Thursday, August 11, 2011

Foreclosure Versus Short Sale. How Each Affect Your Credit.

By Troy Corman,

The following is a quick reference and general guide for those considering a "short sale". A short sale is defined as a lender (bank) accepting less than is owed on the current owner's mortgage loan. A short sale isn't ideal for your credit report but it is much better than having a foreclosure on your credit history. We'll compare the two scenarios below.

Fannie Mae Loan - On a primary residence, a homeowner who loses a home to foreclosure is ineligible for a Fannie Mae-backed mortgage for 5 years. A homeowner who successfully negotiates and closes a short sale will be eligible after only 2 years.

Fannie Mae Loan (non-primary residence) - A foreclosure would prevent the buyer, or investor, from using a Fannie Mae-backed investment mortgage for 7 years. An investor who successfully negotiates and closes a short sale will be eligible after only 2 years.

Credit Score
- On a recorded foreclosure, your credit score will be lowered from 250 to more than 300 points. Typically, it will affect credit score for over 3 years. On a short sale, the mortgage is normally reported as "paid as agreed", "paid as negotiated", or "settled". Only late payments on the mortgage will show. A short sale can lower your scores as little as 50 points if all other payments are made. A short sale's effect can be as brief as 12 to 18 months.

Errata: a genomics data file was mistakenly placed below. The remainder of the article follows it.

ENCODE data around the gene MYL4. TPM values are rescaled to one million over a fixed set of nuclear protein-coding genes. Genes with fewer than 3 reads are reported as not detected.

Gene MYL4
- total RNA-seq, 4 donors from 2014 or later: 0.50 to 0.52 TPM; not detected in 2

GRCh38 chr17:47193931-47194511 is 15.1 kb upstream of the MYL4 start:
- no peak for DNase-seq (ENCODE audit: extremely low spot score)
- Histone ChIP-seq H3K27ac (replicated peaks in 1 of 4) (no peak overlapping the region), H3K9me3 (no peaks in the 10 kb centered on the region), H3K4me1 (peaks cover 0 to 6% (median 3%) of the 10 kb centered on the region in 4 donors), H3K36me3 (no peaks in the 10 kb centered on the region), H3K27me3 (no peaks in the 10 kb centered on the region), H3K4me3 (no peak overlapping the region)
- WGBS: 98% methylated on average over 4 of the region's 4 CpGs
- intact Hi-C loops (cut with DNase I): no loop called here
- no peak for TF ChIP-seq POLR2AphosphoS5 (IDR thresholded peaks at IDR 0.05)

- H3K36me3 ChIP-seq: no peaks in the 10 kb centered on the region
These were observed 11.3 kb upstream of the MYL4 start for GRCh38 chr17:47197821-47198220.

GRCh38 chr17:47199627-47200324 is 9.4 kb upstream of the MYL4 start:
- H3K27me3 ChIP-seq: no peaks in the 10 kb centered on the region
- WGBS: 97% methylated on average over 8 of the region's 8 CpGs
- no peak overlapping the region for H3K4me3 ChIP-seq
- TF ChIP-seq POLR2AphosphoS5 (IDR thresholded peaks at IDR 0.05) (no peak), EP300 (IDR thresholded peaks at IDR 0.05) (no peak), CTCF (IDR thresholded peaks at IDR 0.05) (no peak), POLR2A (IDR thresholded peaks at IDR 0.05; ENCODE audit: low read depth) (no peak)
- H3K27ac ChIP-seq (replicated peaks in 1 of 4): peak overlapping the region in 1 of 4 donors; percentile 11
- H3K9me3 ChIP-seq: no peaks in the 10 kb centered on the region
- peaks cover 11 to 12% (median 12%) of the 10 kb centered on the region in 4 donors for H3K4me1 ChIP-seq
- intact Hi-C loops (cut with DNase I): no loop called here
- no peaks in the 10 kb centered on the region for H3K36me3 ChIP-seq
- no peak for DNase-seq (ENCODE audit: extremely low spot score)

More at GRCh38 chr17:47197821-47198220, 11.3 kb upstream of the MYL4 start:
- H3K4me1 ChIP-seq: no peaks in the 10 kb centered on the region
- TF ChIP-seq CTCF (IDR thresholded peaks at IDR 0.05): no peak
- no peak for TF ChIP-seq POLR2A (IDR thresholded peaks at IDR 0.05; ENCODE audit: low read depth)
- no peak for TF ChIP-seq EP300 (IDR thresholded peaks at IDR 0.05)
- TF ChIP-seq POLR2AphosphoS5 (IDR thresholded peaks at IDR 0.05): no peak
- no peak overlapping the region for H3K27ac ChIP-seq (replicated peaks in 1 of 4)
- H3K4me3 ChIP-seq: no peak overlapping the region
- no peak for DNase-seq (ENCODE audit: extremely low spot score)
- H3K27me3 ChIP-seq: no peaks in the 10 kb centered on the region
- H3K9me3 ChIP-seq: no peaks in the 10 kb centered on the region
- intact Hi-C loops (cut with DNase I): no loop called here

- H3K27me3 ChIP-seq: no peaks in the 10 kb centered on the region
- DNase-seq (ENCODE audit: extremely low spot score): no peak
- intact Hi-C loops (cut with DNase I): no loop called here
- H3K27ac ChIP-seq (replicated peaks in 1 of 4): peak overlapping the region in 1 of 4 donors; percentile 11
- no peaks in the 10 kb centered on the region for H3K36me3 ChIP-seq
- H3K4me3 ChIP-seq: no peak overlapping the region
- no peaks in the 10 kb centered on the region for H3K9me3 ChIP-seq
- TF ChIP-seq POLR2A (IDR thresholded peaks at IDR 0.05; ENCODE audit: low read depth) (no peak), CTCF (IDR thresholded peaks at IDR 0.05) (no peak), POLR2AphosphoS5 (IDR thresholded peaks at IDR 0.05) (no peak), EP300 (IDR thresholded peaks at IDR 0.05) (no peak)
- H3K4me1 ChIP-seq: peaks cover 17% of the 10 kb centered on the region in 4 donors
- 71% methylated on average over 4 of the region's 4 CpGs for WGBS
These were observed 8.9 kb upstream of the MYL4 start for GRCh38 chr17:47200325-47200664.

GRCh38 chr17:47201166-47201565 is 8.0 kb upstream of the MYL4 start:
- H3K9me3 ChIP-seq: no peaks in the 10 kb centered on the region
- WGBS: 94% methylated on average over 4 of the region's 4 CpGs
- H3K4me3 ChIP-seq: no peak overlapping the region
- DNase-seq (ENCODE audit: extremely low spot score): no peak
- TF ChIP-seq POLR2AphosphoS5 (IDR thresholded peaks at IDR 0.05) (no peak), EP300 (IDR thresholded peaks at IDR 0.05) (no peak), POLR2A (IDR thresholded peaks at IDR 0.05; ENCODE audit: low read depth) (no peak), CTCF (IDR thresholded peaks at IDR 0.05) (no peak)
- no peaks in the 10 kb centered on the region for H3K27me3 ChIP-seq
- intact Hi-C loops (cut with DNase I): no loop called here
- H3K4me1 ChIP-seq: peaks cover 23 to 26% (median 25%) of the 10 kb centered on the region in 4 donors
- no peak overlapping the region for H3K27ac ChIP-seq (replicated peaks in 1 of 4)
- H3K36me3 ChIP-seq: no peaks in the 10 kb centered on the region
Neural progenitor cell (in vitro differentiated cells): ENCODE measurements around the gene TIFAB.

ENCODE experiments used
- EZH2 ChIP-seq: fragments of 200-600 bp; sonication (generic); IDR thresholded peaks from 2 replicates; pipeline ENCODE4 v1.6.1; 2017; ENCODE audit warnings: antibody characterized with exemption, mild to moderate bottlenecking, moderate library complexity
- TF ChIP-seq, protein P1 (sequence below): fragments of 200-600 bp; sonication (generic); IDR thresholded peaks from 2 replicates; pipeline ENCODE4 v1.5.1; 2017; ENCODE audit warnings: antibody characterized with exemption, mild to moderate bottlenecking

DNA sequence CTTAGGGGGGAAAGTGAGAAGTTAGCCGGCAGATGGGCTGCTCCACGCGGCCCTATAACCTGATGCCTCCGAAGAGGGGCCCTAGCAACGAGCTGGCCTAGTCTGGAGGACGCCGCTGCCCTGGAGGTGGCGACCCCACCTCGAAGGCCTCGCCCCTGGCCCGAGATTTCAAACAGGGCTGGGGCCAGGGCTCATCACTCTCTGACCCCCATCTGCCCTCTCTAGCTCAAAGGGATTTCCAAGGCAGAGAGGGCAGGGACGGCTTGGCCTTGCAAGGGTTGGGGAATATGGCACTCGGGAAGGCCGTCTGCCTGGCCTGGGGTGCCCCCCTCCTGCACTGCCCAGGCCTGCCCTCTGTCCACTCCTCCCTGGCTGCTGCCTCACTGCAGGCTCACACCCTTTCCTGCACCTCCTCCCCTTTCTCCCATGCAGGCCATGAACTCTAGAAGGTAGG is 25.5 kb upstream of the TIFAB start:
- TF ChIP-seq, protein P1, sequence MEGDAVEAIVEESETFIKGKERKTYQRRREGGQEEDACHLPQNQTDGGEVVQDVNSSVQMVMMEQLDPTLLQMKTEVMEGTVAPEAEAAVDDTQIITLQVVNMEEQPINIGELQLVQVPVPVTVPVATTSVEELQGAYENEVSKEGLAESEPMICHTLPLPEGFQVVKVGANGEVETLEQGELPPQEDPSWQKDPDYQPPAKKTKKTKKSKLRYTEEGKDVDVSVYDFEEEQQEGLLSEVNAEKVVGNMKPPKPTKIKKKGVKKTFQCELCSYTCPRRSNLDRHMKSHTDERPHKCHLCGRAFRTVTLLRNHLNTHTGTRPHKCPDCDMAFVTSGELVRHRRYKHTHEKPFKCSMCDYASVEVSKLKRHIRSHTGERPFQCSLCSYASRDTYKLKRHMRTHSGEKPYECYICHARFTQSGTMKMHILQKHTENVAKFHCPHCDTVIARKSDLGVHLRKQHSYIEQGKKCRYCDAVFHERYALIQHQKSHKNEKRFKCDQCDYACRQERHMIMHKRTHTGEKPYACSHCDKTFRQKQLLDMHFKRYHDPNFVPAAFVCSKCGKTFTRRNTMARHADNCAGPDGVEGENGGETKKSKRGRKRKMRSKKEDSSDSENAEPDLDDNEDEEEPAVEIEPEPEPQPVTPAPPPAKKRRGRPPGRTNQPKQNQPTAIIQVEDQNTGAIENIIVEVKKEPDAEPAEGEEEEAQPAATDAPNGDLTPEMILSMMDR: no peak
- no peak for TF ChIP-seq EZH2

Credit History - Foreclosure will remain as a public record and on a person's credit history for 10 years or more. A short sale is not reported on your credit history.

Security Clearance - Foreclosure is the most challenging issue against a security clearance outside of a serious misdemeanor or felony conviction. Positions in the police force, military, CIA and security fields usually result in termination. A short sale, on it's own, does not challenge most security clearances.

Current Employment - Employers have the right and are actively checking the credit of all employees who are in sensitive positions. In many cases, a foreclosure is reason for immediate reassignment or termination. A short sale is not reported on a credit report, and is therefore, usually not a challenge to employment.

Future Employment - Many employers are requiring credit checks on all job applicants. A foreclosure can challenge employment. A short sale is not reported on a credit report and therefore, should not challenge future employment.

Deficiency Judgment - In 100% of foreclosures (except in those states where there is no deficiency), the bank has the right to pursue a deficiency judgment. In some successful short sales, it is possible to convince the lender to give up the right to pursue a deficiency judgment.

The preceding information is a general guide and is not legal advice. If you're in dire straits, please consult real estate or legal counsel as soon as possible. Best of luck!

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